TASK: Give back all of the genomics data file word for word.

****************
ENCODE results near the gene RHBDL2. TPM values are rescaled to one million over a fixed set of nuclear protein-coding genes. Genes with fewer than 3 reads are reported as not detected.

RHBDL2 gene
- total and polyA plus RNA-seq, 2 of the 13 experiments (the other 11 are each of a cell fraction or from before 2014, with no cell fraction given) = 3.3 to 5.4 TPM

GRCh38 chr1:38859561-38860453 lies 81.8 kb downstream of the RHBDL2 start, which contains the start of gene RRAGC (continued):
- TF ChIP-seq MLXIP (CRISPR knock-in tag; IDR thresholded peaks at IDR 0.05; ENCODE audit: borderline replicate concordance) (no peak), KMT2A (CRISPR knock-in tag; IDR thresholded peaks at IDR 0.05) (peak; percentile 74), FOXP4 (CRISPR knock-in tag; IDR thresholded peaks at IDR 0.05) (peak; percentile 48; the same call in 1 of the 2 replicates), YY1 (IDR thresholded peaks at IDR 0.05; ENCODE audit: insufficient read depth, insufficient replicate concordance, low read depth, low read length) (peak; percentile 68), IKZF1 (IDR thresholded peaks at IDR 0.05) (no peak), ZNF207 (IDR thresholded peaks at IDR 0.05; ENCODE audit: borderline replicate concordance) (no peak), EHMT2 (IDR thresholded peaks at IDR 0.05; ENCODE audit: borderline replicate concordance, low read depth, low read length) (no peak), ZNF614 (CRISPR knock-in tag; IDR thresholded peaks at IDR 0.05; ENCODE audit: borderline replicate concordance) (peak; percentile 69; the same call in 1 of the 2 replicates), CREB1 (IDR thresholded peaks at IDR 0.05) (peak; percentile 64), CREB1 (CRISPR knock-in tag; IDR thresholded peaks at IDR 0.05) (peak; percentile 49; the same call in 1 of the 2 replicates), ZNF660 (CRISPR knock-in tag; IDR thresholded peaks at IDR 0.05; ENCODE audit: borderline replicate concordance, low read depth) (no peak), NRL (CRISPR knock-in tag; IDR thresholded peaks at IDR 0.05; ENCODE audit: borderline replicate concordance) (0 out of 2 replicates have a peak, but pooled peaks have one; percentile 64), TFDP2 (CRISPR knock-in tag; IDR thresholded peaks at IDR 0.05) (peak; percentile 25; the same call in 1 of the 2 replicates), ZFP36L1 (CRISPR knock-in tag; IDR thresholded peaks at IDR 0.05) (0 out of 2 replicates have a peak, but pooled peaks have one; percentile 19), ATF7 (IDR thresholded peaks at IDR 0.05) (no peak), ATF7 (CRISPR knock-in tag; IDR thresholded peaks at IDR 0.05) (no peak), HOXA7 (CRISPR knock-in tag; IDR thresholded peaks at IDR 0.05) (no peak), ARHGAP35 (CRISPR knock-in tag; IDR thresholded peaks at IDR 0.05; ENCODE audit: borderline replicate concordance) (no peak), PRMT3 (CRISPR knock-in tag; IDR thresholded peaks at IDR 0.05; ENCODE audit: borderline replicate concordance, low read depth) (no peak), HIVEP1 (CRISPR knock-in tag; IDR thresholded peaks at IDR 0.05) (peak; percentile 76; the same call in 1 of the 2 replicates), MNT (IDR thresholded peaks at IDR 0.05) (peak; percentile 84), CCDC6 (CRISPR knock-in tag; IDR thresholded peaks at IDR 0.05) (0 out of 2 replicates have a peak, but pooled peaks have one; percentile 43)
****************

ENCODE results near the gene RHBDL2. TPM values are rescaled to one million over a fixed set of nuclear protein-coding genes. Genes with fewer than 3 reads are reported as not detected.

RHBDL2 gene
- total and polyA plus RNA-seq, 2 of the 13 experiments (the other 11 are each of a cell fraction or from before 2014, with no cell fraction given) = 3.3 to 5.4 TPM

GRCh38 chr1:38859561-38860453 lies 81.8 kb downstream of the RHBDL2 start, which contains the start of gene RRAGC (continued):
- TF ChIP-seq MLXIP (CRISPR knock-in tag; IDR thresholded peaks at IDR 0.05; ENCODE audit: borderline replicate concordance) (no peak), KMT2A (CRISPR knock-in tag; IDR thresholded peaks at IDR 0.05) (peak; percentile 74), FOXP4 (CRISPR knock-in tag; IDR thresholded peaks at IDR 0.05) (peak; percentile 48; the same call in 1 of the 2 replicates), YY1 (IDR thresholded peaks at IDR 0.05; ENCODE audit: insufficient read depth, insufficient replicate concordance, low read depth, low read length) (peak; percentile 68), IKZF1 (IDR thresholded peaks at IDR 0.05) (no peak), ZNF207 (IDR thresholded peaks at IDR 0.05; ENCODE audit: borderline replicate concordance) (no peak), EHMT2 (IDR thresholded peaks at IDR 0.05; ENCODE audit: borderline replicate concordance, low read depth, low read length) (no peak), ZNF614 (CRISPR knock-in tag; IDR thresholded peaks at IDR 0.05; ENCODE audit: borderline replicate concordance) (peak; percentile 69; the same call in 1 of the 2 replicates), CREB1 (IDR thresholded peaks at IDR 0.05) (peak; percentile 64), CREB1 (CRISPR knock-in tag; IDR thresholded peaks at IDR 0.05) (peak; percentile 49; the same call in 1 of the 2 replicates), ZNF660 (CRISPR knock-in tag; IDR thresholded peaks at IDR 0.05; ENCODE audit: borderline replicate concordance, low read depth) (no peak), NRL (CRISPR knock-in tag; IDR thresholded peaks at IDR 0.05; ENCODE audit: borderline replicate concordance) (0 out of 2 replicates have a peak, but pooled peaks have one; percentile 64), TFDP2 (CRISPR knock-in tag; IDR thresholded peaks at IDR 0.05) (peak; percentile 25; the same call in 1 of the 2 replicates), ZFP36L1 (CRISPR knock-in tag; IDR thresholded peaks at IDR 0.05) (0 out of 2 replicates have a peak, but pooled peaks have one; percentile 19), ATF7 (IDR thresholded peaks at IDR 0.05) (no peak), ATF7 (CRISPR knock-in tag; IDR thresholded peaks at IDR 0.05) (no peak), HOXA7 (CRISPR knock-in tag; IDR thresholded peaks at IDR 0.05) (no peak), ARHGAP35 (CRISPR knock-in tag; IDR thresholded peaks at IDR 0.05; ENCODE audit: borderline replicate concordance) (no peak), PRMT3 (CRISPR knock-in tag; IDR thresholded peaks at IDR 0.05; ENCODE audit: borderline replicate concordance, low read depth) (no peak), HIVEP1 (CRISPR knock-in tag; IDR thresholded peaks at IDR 0.05) (peak; percentile 76; the same call in 1 of the 2 replicates), MNT (IDR thresholded peaks at IDR 0.05) (peak; percentile 84), CCDC6 (CRISPR knock-in tag; IDR thresholded peaks at IDR 0.05) (0 out of 2 replicates have a peak, but pooled peaks have one; percentile 43)